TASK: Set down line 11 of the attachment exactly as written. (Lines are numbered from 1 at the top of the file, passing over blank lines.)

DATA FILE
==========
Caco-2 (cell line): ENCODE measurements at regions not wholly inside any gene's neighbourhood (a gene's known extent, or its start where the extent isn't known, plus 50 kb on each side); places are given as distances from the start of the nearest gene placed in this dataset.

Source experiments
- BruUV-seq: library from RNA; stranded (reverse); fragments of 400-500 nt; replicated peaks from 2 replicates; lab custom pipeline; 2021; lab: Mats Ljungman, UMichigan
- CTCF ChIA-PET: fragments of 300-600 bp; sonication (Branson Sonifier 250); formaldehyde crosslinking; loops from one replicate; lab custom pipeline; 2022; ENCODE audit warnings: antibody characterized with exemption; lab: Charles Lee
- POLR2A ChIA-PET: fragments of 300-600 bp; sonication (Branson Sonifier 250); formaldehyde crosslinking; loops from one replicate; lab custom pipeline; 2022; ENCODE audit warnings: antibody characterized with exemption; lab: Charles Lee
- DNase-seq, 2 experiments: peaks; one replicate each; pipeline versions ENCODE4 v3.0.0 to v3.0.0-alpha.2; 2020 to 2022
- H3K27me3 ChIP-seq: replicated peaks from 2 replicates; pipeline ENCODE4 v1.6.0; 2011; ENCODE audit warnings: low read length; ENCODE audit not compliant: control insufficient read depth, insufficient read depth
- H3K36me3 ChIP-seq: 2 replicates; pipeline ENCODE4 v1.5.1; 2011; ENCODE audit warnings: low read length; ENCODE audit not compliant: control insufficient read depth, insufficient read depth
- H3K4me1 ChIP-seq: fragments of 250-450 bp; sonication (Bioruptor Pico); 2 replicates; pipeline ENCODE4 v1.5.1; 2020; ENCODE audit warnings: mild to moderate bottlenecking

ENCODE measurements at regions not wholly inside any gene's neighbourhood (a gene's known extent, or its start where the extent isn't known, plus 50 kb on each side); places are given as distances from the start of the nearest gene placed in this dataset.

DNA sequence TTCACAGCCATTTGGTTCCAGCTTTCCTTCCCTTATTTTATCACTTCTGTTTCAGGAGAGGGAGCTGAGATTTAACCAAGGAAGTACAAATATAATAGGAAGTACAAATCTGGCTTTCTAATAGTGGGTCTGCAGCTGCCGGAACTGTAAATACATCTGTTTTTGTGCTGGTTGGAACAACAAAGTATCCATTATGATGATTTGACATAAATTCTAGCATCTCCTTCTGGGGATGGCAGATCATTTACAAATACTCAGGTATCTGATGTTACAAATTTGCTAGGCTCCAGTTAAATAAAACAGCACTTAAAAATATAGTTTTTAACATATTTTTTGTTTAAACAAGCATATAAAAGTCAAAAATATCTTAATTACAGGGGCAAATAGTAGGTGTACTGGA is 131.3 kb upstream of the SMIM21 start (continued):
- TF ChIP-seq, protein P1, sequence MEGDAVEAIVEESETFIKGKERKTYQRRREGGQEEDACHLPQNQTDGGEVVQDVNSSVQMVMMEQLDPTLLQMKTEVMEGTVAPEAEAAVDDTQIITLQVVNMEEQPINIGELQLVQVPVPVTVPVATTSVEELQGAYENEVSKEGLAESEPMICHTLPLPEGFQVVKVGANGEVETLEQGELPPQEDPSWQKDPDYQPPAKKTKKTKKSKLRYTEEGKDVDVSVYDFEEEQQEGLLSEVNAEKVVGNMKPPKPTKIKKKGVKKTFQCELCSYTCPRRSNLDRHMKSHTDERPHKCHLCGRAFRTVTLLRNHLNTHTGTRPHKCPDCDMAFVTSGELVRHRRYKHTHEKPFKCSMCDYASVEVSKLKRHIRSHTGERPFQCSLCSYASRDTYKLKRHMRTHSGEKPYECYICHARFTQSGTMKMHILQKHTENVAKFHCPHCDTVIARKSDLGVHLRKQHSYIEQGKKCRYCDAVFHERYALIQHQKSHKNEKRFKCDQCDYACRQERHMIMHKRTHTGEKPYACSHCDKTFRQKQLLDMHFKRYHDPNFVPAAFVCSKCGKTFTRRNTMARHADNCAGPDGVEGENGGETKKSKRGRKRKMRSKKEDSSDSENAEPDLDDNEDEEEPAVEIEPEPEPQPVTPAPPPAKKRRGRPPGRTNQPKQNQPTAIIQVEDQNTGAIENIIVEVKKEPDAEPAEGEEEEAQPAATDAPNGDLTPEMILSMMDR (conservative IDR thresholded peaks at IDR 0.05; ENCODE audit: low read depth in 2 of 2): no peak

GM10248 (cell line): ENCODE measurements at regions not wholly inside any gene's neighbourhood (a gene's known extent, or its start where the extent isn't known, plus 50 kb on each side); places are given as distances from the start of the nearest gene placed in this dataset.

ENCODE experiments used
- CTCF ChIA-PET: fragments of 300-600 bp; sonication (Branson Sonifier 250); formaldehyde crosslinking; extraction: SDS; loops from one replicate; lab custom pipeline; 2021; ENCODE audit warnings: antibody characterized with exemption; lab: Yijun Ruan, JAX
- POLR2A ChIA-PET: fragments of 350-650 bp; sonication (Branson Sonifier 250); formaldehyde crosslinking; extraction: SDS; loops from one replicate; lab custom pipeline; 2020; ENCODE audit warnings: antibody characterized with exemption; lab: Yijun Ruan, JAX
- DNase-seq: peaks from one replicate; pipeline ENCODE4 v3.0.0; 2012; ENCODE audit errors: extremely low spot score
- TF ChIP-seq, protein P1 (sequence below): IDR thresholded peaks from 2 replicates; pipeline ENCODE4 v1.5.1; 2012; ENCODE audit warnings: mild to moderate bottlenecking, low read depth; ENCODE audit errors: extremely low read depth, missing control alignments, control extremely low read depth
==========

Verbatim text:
DNA sequence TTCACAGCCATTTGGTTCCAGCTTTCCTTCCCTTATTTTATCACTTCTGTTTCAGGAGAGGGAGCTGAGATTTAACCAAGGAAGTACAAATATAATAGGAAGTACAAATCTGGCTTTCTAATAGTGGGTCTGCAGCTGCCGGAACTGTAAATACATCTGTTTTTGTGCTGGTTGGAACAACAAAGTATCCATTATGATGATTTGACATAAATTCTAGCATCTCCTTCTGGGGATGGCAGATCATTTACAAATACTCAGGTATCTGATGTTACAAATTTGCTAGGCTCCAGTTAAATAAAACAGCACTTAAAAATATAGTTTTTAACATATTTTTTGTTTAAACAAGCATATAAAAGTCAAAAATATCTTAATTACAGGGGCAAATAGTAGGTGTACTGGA is 131.3 kb upstream of the SMIM21 start (continued):